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3,000 year old 'super structure' unearthed at interior Kodiak Island site

One of several archaeological sites the Alutiiq Museum archaeological staff surveyed near Karluk Lake
Alutiiq Museum Archaeology Department & Repository
One of several archaeological sites the Alutiiq Museum archaeological staff surveyed near Karluk Lake.

There are over 2,400 archaeological sites of all types across the Kodiak Archipelago; many of which date back to when the Alutiiq/Sugpiaq people first started living off the land. Archaeologists are focusing on some surprising finds from one area in particular in the island’s interior as they plan more digs for this summer.

The Alutiiq/Sugpiaq people have been using Karluk Lake for more than 6,000 years. It’s located in the southwestern part of the island, near the village of Larsen Bay. Archaeologists recently completed a dig at one major site in the area and plan to excavate another site later this summer, which is only hundreds of years old rather than thousands. Patrick Saltonstall, the curator of archaeology at the Alutiiq Museum, said the upcoming dig involves a ceremonial house or qasgiq.

Separately, Saltonstall referred to one of the sites the team has already excavated at Karluk Lake, site 309, as a super structure. This was an unexpected find for the team of archaeologists, especially because of the amount of labor that would have gone into building it.

“It was dug two feet into the ground, over that whole area. All that dirt was taken outside and then put on the roof. They had wood lined all the way around the walls, upright planks, to hold back the wall," Saltonstall explained. "And we actually analyzed the wood and it looks like it was all cottonwood that they used to build it. They had to work all that cottonwood with stone tools."

He thinks this would have been a fairly typical house from 3,000 years ago, located on the coast. Most likely it was not used as a winter house as it did not contain a fireplace or hearth.
In total there were seven structures surveyed in the surrounding area of Karluk Lake, but more could be found once the team starts digging in other sites later this summer.

Karluk Lake super structure fully excavated
Alutiiq Museum Archaeology Department
The Karluk Lake super structure was fully excavated by Alutiiq Museum Archaeology team as of summer, 2023.

At some point though the 20 by 15-foot-long superstructure burned down. There’s clues left behind from that, too. For example, no human remains were found on site, so Saltonstall believes no one died in the fire, and everything important had been taken out of the big house.
But some artifacts that were found around the structure show more of a temporary, seasonal use of the site for fishing and hunting.

“Well we did find a lot of ulus for cleaning fish, which is what we expected. And we found the whetstones for sharpening them," Saltonstall said. "But we found a lot of hunting tools too, which was sort of a surprise – a lot of slate lances. And in later time period sites we actually found a lot of bear bone up there [at Karluk Lake], so there was quite a bit of hunting of bears it seems.”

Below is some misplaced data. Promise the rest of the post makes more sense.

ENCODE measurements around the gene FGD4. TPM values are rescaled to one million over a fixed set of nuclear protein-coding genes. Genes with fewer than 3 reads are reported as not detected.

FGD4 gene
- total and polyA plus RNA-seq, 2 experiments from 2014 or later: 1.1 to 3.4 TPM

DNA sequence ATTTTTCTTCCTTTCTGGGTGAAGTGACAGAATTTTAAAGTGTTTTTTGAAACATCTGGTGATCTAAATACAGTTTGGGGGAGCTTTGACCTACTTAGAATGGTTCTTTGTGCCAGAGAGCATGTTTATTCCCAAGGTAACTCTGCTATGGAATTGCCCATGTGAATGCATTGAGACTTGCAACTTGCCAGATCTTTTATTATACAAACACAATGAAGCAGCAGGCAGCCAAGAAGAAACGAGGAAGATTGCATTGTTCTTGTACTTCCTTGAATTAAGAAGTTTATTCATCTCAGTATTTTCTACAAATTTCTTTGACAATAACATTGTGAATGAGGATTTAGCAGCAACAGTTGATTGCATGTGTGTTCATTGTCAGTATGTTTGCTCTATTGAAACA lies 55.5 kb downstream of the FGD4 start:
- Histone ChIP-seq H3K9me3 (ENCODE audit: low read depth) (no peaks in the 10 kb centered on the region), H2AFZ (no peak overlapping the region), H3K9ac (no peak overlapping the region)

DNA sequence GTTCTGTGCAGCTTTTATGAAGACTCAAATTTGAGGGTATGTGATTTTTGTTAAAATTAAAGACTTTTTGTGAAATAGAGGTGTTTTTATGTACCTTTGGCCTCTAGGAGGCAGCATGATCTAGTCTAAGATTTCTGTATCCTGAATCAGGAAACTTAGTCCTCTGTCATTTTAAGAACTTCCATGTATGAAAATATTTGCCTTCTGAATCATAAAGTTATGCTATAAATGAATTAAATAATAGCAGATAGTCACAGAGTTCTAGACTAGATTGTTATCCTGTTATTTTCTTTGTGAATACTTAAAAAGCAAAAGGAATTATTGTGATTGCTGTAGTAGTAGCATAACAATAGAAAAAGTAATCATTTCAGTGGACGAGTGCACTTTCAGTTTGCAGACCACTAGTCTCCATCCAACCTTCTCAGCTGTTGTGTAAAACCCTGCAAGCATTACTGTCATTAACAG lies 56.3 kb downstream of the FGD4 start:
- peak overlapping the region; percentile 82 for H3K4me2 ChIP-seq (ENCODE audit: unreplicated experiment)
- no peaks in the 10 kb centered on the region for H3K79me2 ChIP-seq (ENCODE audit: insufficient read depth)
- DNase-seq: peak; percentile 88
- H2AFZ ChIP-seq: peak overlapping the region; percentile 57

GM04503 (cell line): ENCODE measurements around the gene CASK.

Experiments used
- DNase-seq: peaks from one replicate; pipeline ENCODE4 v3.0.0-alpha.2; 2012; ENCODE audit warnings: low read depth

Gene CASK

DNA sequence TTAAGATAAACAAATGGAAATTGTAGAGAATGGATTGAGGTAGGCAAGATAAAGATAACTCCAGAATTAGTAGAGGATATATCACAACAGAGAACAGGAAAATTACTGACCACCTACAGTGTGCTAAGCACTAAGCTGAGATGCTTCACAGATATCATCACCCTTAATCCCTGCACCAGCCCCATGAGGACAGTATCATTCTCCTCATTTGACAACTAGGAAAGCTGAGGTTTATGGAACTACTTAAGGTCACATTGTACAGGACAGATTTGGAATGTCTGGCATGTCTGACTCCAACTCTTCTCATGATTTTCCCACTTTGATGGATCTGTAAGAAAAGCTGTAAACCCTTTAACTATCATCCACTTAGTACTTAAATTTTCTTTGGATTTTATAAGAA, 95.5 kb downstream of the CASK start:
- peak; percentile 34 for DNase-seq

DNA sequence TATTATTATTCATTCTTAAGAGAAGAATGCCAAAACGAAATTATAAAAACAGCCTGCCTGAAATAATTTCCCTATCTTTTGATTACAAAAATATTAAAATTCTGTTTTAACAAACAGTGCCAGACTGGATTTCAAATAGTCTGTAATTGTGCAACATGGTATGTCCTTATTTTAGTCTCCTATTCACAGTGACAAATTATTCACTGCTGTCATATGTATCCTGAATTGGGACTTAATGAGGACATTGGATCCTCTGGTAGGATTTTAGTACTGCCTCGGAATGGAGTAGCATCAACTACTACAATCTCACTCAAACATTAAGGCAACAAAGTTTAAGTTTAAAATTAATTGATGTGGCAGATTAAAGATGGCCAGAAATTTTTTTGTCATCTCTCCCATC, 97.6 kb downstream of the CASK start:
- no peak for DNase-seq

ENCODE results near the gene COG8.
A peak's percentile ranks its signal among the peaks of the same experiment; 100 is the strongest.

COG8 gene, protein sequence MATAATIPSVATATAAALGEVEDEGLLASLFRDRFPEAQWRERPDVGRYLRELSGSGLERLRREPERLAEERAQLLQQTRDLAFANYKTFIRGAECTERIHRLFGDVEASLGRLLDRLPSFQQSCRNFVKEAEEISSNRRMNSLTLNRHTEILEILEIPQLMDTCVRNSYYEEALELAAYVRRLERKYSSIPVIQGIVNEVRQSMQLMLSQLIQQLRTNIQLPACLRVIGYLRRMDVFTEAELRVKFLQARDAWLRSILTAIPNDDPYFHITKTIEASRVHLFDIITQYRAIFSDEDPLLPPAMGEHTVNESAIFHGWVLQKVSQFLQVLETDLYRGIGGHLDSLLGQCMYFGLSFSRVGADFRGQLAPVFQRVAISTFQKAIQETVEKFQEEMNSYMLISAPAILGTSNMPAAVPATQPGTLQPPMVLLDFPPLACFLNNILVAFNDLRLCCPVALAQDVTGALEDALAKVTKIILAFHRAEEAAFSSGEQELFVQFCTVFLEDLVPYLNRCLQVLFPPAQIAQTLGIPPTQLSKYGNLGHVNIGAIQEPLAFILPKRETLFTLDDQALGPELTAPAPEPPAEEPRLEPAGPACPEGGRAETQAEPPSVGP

Archaeologists also found a woven grass mat inside the super structure, made with a weaving technique that is consistent with patterns used up until 200 years ago.

Although digging is complete at this site, Saltonstall and a team of about five staff plan to do more excavations around Karluk Lake later this summer, in August. Saltonstall said that work is paid for by Koniag Inc. and the Brown Bear Center.

Archaeological site at Karluk Lake called site 309
Alutiiq Museum Archaeology Department & Repository
Archaeologists dig into layers on layers site at Karluk Lake called site 309, which revealed a 'super structure'.

Sites like the ones around Karluk Lake contribute to a historical record of Alutiiq culture. Alutiiq Elder and cultural bearer Ruth Dawson spoke about the significance of that record, before she passed away in 2022. She was part of a Stewards of Heritage projectwith the Alutiiq Museum.
Dawson also served nine years on the Native Village of Afognak Tribal Council where she actively participated in Dig Afognak Cultural Camp and supported the preservation of the Alutiiq language.

“Our written history is just 250 years old yet the [Alutiiq] people have lived on Kodiak Island for 7,000 plus years. Archaeology sites are our library, they hold the history of our people," Dawson said.

As the summer excavation season approaches, Saltonstall urges residents who come across artifacts or historical sites that are undiscovered on Kodiak Island, to document and report them to Alutiiq Museum staff. For more information about reporting artifacts or sites like the ones at Karluk Lake, contact the archaeological team at the Alutiiq Museum. It is illegal to remove artifacts from any archaeological site without permission from the land owner.

“I encourage people to take photos, report them. Sometimes if you tell us and take a photo, we can get permission from the landowner to collect it," Saltonstall said. "And most importantly never collect human remains. Never pick them up. Never disturb them.”

Saltonstall said he has learned about dozens of new archaeological sites around the Kodiak Archipelago from residents reporting them to him. His full presentation about the Karluk Lake sites can be viewed online at the Alutiiq Museum website.

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